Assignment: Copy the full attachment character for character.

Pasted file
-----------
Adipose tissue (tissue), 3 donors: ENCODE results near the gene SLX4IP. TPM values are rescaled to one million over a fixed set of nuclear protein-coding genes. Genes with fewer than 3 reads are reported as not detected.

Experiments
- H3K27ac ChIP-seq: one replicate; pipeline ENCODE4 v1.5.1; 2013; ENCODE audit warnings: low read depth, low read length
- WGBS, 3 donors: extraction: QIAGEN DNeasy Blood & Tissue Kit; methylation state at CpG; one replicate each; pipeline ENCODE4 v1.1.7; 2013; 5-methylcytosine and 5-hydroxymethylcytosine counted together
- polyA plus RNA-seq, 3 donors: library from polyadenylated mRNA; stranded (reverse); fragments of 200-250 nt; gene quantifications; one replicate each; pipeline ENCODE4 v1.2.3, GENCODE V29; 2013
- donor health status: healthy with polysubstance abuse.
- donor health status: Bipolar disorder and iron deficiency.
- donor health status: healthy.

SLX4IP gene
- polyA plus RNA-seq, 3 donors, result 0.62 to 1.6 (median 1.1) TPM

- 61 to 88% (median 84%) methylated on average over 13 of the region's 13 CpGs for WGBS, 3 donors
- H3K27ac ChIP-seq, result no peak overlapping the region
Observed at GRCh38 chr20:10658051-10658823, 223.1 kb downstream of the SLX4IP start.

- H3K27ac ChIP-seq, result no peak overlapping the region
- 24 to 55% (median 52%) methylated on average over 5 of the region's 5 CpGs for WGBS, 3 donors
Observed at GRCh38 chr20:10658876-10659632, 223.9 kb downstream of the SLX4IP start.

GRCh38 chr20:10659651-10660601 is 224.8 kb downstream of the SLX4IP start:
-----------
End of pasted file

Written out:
Adipose tissue (tissue), 3 donors: ENCODE results near the gene SLX4IP. TPM values are rescaled to one million over a fixed set of nuclear protein-coding genes. Genes with fewer than 3 reads are reported as not detected.

Experiments
- H3K27ac ChIP-seq: one replicate; pipeline ENCODE4 v1.5.1; 2013; ENCODE audit warnings: low read depth, low read length
- WGBS, 3 donors: extraction: QIAGEN DNeasy Blood & Tissue Kit; methylation state at CpG; one replicate each; pipeline ENCODE4 v1.1.7; 2013; 5-methylcytosine and 5-hydroxymethylcytosine counted together
- polyA plus RNA-seq, 3 donors: library from polyadenylated mRNA; stranded (reverse); fragments of 200-250 nt; gene quantifications; one replicate each; pipeline ENCODE4 v1.2.3, GENCODE V29; 2013
- donor health status: healthy with polysubstance abuse.
- donor health status: Bipolar disorder and iron deficiency.
- donor health status: healthy.

SLX4IP gene
- polyA plus RNA-seq, 3 donors, result 0.62 to 1.6 (median 1.1) TPM

- 61 to 88% (median 84%) methylated on average over 13 of the region's 13 CpGs for WGBS, 3 donors
- H3K27ac ChIP-seq, result no peak overlapping the region
Observed at GRCh38 chr20:10658051-10658823, 223.1 kb downstream of the SLX4IP start.

- H3K27ac ChIP-seq, result no peak overlapping the region
- 24 to 55% (median 52%) methylated on average over 5 of the region's 5 CpGs for WGBS, 3 donors
Observed at GRCh38 chr20:10658876-10659632, 223.9 kb downstream of the SLX4IP start.

GRCh38 chr20:10659651-10660601 is 224.8 kb downstream of the SLX4IP start: